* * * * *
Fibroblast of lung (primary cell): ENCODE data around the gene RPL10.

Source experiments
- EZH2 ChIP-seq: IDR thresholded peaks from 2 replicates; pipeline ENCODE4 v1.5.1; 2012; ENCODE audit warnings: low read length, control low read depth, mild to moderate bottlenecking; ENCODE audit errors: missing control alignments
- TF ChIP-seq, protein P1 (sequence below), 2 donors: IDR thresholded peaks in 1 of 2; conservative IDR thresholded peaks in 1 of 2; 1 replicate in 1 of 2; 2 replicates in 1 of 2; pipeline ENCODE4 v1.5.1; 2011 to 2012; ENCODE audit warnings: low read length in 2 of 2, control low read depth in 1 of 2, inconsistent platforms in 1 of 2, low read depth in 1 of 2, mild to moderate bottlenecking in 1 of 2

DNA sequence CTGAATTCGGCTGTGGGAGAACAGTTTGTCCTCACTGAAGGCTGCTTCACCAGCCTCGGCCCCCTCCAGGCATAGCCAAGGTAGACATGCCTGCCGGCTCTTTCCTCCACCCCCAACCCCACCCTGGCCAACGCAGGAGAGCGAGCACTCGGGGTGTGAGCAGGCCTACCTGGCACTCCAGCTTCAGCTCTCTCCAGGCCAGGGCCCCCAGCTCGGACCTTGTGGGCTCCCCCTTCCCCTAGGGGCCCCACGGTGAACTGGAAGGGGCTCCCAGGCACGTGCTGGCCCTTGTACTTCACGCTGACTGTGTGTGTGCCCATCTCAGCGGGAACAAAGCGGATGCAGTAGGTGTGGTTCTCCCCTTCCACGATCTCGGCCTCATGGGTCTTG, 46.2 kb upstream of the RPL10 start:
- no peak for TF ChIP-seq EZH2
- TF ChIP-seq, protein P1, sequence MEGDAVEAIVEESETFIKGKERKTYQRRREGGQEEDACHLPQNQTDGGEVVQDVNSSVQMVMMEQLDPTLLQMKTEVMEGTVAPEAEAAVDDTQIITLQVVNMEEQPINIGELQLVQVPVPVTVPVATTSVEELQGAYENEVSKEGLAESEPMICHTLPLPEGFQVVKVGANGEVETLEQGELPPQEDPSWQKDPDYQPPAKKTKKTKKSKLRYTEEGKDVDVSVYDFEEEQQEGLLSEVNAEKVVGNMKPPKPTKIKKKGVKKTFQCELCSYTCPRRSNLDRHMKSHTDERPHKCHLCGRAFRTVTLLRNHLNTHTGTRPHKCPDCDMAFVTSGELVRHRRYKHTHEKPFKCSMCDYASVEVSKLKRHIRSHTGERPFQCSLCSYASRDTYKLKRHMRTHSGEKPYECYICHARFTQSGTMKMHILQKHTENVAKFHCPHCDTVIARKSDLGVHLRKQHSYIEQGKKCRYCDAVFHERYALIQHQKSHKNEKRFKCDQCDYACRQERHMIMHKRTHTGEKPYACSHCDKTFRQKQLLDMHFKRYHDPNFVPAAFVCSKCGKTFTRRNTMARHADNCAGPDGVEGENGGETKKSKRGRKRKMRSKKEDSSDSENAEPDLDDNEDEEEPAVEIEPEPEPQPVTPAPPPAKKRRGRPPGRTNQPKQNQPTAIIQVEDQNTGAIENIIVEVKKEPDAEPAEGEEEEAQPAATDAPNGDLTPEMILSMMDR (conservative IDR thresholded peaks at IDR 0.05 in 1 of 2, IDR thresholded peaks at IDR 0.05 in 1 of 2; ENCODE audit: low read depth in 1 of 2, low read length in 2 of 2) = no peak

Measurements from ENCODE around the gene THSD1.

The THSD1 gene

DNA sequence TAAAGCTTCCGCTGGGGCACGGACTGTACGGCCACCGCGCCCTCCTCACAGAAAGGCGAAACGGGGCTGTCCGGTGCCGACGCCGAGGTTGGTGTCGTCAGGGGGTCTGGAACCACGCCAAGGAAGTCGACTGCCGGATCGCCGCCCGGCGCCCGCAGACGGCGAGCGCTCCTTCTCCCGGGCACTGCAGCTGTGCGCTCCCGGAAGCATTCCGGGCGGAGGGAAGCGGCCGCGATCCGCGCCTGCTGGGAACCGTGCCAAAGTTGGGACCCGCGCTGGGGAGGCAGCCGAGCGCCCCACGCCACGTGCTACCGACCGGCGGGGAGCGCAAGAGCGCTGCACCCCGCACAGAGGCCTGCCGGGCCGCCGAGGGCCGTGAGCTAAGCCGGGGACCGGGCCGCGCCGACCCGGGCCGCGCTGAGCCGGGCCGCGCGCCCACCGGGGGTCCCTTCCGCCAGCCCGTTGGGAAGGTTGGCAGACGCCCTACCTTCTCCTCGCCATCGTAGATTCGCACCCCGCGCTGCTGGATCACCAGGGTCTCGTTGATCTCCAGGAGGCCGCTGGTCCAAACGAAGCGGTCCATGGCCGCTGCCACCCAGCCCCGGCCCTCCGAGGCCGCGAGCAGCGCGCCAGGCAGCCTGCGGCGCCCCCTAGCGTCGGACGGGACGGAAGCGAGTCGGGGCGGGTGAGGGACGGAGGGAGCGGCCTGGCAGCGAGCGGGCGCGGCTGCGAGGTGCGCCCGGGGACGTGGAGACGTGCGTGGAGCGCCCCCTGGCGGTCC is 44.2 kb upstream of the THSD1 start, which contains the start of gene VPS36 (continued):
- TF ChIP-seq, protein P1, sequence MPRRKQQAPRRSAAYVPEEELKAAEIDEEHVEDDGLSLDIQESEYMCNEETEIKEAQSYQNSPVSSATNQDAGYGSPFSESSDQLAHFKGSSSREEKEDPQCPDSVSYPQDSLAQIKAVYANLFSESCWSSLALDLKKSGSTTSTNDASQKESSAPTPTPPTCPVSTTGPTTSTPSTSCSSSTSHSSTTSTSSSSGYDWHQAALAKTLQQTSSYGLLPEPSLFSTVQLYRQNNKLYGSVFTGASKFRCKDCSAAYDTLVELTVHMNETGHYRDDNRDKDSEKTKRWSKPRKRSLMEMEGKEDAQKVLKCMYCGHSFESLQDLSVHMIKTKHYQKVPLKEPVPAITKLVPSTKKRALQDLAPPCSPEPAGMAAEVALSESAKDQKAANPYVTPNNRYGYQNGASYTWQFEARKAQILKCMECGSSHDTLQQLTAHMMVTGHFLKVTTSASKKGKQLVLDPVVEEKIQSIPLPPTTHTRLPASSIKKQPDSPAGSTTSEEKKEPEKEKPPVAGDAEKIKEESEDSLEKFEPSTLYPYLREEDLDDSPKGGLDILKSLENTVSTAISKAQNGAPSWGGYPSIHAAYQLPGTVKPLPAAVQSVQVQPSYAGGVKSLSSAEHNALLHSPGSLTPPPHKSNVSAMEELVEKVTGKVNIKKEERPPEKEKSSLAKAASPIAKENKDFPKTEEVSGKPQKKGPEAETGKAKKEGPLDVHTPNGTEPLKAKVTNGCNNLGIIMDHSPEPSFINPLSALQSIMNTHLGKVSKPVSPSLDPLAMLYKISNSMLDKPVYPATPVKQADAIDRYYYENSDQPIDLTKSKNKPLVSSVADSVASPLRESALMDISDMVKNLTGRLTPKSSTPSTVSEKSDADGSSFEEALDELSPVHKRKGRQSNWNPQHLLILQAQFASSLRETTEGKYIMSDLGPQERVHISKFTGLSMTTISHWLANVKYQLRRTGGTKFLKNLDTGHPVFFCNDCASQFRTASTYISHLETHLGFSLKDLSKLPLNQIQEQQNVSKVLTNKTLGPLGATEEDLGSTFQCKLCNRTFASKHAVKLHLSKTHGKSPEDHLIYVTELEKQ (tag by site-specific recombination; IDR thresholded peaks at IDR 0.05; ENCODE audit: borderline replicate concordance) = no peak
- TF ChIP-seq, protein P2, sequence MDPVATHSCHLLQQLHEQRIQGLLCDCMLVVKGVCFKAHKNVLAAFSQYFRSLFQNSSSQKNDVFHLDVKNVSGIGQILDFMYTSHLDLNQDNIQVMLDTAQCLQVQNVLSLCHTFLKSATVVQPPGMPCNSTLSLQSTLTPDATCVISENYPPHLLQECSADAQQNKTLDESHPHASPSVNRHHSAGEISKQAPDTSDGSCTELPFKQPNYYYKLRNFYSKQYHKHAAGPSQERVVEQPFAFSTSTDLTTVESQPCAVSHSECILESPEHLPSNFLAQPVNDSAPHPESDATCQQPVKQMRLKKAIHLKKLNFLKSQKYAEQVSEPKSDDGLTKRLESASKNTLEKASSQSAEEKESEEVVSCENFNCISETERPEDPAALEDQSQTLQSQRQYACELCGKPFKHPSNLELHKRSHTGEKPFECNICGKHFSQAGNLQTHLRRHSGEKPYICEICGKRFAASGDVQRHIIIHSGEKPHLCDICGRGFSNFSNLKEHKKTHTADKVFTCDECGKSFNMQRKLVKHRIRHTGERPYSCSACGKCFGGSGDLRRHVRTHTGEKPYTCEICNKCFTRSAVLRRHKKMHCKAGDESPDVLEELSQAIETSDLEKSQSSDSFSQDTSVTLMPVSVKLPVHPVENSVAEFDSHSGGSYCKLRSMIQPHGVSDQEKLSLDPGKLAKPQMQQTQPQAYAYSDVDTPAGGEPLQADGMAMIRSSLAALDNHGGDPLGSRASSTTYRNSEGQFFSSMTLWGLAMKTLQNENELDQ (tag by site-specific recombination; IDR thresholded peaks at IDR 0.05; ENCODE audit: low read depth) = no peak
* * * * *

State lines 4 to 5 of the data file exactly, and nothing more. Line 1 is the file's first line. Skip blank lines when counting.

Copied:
- TF ChIP-seq, protein P1 (sequence below), 2 donors: IDR thresholded peaks in 1 of 2; conservative IDR thresholded peaks in 1 of 2; 1 replicate in 1 of 2; 2 replicates in 1 of 2; pipeline ENCODE4 v1.5.1; 2011 to 2012; ENCODE audit warnings: low read length in 2 of 2, control low read depth in 1 of 2, inconsistent platforms in 1 of 2, low read depth in 1 of 2, mild to moderate bottlenecking in 1 of 2

DNA sequence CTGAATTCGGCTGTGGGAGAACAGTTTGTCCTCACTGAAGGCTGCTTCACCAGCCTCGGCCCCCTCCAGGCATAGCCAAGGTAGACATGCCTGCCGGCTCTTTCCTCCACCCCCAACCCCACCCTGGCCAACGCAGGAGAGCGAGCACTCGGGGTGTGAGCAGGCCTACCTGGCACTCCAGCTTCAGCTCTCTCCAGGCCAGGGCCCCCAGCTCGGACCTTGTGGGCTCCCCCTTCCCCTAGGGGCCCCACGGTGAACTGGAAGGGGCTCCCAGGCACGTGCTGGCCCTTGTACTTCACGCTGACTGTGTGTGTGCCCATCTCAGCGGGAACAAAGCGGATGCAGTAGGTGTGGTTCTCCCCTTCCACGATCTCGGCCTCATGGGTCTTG, 46.2 kb upstream of the RPL10 start: